Honda Recalls 646,000 Cars For Switch Problem

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Honda announced the voluntary recall of over a half a million Fit compact cars for a faulty part that has the potential of catching fire.

The company said that 646,000 of their 2007-2008 Fit compact hatchbacks would be called back to dealerships so the company can examine window switches. If exposed to liquid, the faulty switches could smoke, melt or catch fire.

“There have been 7 confirmed cases in the U.S.,” said Honda spokesman Chuck Schifsky. “In two cases those have involved fires.”

Schifksy confirmed that in the seven reported incidents, no injuries or deaths were reported. Mostly commonly the problem occurs when a driver leaves a window open, allowing water to drip into the window switch module.

“Under some severe operating conditions, water, rain, or other liquid may enter the driver’s window and reach the master power window switch, resulting in impaired function of the switch,” the Japanese car maker said in a statement. “If the master power window switch is damaged as a result of the liquid intrusion, it may result in failure of the switch and overheating.

“An overheating switch may cause smoke, melting or, potentially, fire,” it added.

Honda says that only about 10% of the total number recalled will need new switches. The others will receive a new waterproof gasket to prevent leakage into the switch area.

Of the total number of vehicles recalled, about 140,000 of them are located in the U.S. Outside of the U.S., the Fit is sold under the name Jazz.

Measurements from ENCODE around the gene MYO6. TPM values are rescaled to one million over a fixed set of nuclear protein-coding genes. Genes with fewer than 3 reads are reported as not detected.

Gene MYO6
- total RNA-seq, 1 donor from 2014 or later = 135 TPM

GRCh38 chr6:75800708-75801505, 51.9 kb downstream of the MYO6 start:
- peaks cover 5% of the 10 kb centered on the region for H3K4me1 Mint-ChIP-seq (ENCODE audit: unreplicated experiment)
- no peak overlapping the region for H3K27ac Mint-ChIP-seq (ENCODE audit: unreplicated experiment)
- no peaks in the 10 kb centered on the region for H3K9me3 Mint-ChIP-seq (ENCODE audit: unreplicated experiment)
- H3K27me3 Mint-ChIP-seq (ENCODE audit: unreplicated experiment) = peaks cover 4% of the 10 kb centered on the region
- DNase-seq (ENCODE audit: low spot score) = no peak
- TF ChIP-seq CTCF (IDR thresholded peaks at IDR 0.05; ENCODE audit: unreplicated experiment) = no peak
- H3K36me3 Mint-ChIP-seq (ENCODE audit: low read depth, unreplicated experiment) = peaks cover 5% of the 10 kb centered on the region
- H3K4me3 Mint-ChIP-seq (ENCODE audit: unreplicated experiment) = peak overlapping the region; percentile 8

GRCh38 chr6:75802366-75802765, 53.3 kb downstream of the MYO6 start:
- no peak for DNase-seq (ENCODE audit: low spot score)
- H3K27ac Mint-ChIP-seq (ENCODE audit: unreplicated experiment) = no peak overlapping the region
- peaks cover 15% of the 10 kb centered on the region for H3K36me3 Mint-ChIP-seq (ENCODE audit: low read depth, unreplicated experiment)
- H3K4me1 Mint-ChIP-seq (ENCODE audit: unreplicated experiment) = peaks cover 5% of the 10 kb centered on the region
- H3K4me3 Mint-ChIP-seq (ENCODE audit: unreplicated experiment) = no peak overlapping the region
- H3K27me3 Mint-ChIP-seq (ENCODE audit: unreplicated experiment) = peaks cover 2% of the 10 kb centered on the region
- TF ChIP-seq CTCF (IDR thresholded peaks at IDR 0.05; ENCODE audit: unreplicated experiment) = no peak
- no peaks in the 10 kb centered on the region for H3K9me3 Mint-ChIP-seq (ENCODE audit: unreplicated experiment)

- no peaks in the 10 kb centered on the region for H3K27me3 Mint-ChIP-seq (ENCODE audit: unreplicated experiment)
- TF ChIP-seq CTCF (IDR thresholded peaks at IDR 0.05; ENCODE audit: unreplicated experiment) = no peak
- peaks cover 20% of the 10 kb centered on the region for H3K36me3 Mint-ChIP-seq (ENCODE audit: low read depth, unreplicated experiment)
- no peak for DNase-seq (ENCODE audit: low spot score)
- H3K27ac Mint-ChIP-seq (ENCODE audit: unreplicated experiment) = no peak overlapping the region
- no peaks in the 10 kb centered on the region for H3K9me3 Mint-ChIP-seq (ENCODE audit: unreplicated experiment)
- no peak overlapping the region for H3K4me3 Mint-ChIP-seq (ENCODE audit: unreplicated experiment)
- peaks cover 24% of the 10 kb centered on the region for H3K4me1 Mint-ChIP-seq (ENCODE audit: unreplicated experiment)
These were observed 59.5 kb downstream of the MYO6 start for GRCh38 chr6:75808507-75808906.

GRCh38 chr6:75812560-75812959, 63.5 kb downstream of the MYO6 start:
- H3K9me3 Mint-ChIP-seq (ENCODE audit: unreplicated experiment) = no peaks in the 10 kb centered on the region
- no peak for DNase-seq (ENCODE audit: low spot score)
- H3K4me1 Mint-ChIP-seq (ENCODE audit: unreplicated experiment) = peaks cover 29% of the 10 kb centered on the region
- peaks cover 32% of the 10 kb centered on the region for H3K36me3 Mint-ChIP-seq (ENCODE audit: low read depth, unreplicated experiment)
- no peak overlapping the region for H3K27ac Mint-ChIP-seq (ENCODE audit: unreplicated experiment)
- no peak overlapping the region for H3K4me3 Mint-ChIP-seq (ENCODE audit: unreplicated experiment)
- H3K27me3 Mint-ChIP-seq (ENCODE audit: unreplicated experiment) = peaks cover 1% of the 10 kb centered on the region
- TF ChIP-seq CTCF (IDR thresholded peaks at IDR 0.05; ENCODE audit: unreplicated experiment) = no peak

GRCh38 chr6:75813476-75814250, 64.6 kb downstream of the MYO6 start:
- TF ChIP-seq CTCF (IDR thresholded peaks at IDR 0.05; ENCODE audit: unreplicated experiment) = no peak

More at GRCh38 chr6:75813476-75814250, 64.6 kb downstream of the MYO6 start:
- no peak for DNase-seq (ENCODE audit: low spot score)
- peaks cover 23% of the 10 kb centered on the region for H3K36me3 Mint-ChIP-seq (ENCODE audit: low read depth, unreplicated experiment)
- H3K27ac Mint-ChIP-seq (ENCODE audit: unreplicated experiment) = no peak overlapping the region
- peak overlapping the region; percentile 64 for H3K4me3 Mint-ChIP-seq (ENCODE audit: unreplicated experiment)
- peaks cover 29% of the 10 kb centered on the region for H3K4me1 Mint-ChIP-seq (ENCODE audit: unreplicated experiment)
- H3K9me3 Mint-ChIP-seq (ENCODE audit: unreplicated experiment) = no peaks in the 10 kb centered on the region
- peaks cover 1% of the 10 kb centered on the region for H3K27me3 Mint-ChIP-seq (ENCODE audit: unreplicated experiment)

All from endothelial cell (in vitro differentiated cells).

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Stashi is an Editor at Driver Pulse, a provider of online automotive editorial reviews and latest news throughout the automotive industry. From the sight of sleek curves to the sound of a roaring engine, old and new, she has a great love for vehicles of all makes and models. What she finds most exciting is that automakers of iconic muscle cars from the past, such as Ford and Chevrolet, are reproducing them for this generation of gearheads. Her dream car, the 1964 or 1966 Ford Mustang, is the ultimate American pony car and paved the way for her love of growling and rumbling engines of old school muscle cars. She spent her whole life in the Midwest and still finds herself playing the same game she once played with her father when she was a young girl. It’s a game her father liked to call “Name that make and model”. This game has become more challenging as the years pass making it a great way to pass the time on long road trips. She believes that automobiles, old and new, are an art form that can be enjoyed by both children and adults.

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